Directed by James Ivory, starring Kate Hudson, Naomi Watts, Leslie Caron, Thierry Lhermitte, Melvil Poupaud, Glenn Close, Stockard Channing and Matthew Modine.

A sunny California girl, Isabel (Hudson), arrives in France to visit her pregnant poet sister, Roxeanne (Watts), just as the latter's French husband deserts her. What follows is a comedy of manners on the American-in-Paris theme. As the two women muddle through their newfound situations, opportunities for passion and intrigue abound. This is a tale about the mores and morals of a privileged set of Paris-dwellers with a bunch of foreigners thrown into the mix. As Isabel negotiates her way between sexual malentendus and fashion faux pas, her sister is introduced to the flipside of French romance and the intricacies of 'le divorce'.

At the centre of the movie is a painting, used as the device to pull all the narrative strings together. Having been transported to France by the sentimental Roxeanne, it becomes a source of interest to all when its potential worth increases. And so we meet the impossibly elegant French matriarch (Caron), bemused by the Americans' lack of etiquette and determined to oversee the impending marital break-up. Pitted against her, over an oh-so courteous Sunday lunch, are the Walkers, in town to visit their girls and to guard a hitherto ignored heirloom in the family.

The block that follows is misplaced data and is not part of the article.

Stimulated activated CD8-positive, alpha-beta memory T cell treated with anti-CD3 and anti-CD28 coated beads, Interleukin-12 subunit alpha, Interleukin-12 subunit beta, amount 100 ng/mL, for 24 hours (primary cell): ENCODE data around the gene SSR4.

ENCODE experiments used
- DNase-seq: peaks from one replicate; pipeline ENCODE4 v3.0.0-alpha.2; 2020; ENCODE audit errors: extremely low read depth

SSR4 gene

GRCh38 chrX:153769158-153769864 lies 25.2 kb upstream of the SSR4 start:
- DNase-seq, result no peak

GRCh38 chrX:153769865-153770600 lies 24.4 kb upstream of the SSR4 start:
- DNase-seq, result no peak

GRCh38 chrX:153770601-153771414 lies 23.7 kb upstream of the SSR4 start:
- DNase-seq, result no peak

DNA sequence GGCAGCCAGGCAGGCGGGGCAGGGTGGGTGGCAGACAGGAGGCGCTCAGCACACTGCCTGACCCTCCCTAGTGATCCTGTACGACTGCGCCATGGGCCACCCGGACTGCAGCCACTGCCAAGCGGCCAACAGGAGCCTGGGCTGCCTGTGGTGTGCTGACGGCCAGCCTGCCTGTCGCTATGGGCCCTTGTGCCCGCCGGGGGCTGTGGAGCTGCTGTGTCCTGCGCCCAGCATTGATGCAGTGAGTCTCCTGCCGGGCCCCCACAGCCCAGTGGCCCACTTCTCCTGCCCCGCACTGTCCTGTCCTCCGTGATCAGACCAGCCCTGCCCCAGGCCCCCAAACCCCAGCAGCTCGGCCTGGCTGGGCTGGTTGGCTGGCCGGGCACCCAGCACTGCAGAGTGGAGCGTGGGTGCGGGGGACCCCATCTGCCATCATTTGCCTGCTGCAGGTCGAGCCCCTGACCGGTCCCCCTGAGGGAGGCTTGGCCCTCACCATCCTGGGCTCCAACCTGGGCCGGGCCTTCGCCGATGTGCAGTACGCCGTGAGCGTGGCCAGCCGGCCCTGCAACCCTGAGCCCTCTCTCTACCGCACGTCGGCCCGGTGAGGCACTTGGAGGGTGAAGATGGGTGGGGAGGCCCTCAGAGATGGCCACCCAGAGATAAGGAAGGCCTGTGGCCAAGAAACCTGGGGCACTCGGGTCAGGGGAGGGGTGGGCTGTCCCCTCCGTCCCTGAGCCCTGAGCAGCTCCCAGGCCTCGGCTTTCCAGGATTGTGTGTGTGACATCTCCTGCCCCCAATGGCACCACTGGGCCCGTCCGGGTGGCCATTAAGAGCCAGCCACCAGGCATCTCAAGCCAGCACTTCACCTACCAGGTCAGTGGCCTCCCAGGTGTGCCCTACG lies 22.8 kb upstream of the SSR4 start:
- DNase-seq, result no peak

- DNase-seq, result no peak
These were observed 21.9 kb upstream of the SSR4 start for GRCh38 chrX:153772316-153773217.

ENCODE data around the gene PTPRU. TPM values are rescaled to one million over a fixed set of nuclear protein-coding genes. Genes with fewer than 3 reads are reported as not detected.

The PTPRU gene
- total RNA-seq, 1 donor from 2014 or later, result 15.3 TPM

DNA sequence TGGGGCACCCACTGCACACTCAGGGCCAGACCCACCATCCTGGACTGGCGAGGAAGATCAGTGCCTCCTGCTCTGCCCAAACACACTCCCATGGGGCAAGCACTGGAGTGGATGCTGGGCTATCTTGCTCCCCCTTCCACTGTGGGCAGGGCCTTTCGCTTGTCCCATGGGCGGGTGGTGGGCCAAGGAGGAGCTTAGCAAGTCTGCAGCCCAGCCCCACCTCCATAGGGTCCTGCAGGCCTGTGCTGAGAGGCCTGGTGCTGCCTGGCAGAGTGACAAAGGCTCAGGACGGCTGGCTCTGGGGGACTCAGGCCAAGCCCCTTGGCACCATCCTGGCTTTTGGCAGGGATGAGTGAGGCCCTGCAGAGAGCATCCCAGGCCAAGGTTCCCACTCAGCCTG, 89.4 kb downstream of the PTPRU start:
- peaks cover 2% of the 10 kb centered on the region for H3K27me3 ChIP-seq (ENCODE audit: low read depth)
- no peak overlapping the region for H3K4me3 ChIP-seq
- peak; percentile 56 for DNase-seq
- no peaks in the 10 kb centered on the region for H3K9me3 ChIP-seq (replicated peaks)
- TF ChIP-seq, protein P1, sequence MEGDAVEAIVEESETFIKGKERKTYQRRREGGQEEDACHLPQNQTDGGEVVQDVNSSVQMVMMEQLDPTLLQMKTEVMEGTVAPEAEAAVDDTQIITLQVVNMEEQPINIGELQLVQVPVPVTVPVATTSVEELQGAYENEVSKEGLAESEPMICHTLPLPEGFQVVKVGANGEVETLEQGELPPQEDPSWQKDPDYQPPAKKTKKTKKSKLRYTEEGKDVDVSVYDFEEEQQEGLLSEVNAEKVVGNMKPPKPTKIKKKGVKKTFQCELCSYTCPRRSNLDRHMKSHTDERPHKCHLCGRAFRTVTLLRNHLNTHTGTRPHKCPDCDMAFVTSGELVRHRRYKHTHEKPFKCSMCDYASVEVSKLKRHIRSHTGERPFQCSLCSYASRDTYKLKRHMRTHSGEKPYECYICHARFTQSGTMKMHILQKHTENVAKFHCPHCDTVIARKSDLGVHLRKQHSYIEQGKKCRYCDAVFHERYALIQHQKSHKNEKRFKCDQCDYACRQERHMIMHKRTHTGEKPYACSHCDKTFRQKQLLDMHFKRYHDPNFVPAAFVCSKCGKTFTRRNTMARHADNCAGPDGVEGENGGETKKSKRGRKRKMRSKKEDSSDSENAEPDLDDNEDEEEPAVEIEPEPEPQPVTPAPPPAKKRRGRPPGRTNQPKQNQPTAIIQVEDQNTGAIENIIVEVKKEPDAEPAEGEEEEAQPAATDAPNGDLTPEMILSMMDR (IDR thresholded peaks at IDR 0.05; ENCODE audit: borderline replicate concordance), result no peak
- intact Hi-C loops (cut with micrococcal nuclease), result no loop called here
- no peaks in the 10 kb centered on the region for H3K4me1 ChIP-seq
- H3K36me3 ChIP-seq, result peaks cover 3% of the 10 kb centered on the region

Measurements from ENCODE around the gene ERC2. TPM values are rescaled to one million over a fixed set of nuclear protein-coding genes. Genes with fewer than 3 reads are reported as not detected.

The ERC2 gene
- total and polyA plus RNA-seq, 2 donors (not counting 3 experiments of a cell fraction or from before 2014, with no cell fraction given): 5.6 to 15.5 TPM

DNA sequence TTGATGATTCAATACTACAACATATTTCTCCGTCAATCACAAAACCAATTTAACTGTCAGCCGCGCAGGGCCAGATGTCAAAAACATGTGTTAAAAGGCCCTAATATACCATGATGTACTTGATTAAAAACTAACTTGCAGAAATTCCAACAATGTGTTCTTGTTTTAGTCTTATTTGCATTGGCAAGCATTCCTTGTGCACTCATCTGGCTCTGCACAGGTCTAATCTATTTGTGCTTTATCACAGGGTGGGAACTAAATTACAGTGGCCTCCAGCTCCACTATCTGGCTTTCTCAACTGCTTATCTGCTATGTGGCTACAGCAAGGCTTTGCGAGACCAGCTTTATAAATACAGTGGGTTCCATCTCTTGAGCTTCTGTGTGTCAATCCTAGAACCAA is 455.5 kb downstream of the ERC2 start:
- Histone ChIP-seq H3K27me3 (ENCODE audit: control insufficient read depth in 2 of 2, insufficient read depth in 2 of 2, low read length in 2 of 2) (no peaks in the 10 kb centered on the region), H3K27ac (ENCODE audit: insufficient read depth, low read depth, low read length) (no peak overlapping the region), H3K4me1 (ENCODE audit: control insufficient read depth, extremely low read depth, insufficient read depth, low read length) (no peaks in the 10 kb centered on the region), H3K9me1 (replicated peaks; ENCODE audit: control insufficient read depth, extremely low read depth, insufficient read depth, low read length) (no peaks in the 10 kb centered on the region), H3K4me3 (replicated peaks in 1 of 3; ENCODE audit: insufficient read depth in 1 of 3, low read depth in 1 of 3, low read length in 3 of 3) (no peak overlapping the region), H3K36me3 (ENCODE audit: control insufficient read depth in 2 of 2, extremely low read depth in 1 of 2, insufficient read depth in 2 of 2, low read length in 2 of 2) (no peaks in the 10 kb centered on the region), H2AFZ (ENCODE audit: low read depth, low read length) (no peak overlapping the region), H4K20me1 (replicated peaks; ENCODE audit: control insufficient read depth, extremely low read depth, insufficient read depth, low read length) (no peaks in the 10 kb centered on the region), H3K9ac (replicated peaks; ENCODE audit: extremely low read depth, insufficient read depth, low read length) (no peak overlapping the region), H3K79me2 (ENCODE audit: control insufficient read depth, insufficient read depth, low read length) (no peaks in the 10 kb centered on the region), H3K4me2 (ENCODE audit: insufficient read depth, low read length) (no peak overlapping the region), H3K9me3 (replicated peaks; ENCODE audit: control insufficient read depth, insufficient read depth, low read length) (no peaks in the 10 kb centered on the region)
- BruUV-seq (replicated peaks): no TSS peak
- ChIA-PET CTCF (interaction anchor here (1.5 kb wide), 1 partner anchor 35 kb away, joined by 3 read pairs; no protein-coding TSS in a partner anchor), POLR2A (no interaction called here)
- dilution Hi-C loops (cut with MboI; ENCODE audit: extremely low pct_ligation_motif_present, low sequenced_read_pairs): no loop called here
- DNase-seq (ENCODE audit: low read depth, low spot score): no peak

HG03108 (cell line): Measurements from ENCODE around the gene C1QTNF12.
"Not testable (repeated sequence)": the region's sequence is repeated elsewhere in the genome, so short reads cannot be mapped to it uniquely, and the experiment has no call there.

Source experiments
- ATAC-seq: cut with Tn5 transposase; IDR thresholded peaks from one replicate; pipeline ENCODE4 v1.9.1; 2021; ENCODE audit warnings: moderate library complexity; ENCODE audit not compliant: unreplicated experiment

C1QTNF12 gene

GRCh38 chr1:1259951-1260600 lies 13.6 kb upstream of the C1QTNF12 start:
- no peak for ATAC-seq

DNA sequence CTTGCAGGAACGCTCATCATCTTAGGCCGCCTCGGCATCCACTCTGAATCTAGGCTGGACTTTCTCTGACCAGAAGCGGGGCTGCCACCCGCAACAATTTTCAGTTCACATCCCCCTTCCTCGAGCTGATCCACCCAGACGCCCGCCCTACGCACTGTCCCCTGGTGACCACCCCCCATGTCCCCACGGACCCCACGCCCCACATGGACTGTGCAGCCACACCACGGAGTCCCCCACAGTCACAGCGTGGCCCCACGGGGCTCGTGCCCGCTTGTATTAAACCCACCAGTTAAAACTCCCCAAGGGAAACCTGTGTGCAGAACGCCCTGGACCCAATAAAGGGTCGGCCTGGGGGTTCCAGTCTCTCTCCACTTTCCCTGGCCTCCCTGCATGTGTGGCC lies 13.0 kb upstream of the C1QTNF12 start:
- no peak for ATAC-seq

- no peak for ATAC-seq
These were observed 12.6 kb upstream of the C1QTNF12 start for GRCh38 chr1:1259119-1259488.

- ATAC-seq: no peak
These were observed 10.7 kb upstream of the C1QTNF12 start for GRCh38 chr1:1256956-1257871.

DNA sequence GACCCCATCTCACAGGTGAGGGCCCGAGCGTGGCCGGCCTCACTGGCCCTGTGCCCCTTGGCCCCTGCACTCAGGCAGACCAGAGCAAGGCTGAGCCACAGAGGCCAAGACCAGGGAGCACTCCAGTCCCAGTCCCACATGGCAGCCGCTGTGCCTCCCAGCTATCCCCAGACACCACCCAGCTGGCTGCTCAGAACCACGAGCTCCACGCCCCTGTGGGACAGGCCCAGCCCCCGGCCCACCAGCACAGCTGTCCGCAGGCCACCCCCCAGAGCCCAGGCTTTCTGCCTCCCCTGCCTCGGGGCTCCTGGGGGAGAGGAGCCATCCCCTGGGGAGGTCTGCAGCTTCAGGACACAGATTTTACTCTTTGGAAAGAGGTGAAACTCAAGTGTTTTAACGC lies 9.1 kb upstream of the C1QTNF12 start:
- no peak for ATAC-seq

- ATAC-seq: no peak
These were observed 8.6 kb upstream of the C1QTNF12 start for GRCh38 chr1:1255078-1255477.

And then there is the art world itself, represented by rather uninspired cameo turns from Bebe Neuwirth and Stephen Fry. An ex-pat writer (Close) mooches about with words of wisdom for young women in love while an angry husband intent on revenge (Modine) stumbles his way through the picture in a bizarrely off-key performance. Most of the French characters, from the serial adulterer (Lhermitte) wining and dining a younger lover to the feckless scoundrel (Poupaud), are written within the confines of caricature.

This is no interrogation of that trademark Merchant Ivory theme, the dynamics of a culture clash. But nor is it funny or sparkling enough to pull off the social comedy. Hudson breezes her way through with a certain amount of charm, playing well off screen-sister Watts in particular, but her freakish metamorphosis into a red Hermes crocodile bag wielding Parisienne strikes the false note that characterises much of the film. Watts herself is impressive, if underused, as the sensitive artist doing her best to get her life back on track.

Although laden with suitably chic asides on couture, cuisine and l'amour, 'Le Divorce' never quite captures the appeal of la vie française. A talented cast, gorgeous production design and the definitive guide to how to wear a silk scarf do not, on their own, a great movie make. The supposedly light-hearted, superficial take on proceedings, coupled with an unfortunate lack of chemistry between some of the leading players, renders the whole affair somewhat unengaging.


Siobhán Mannion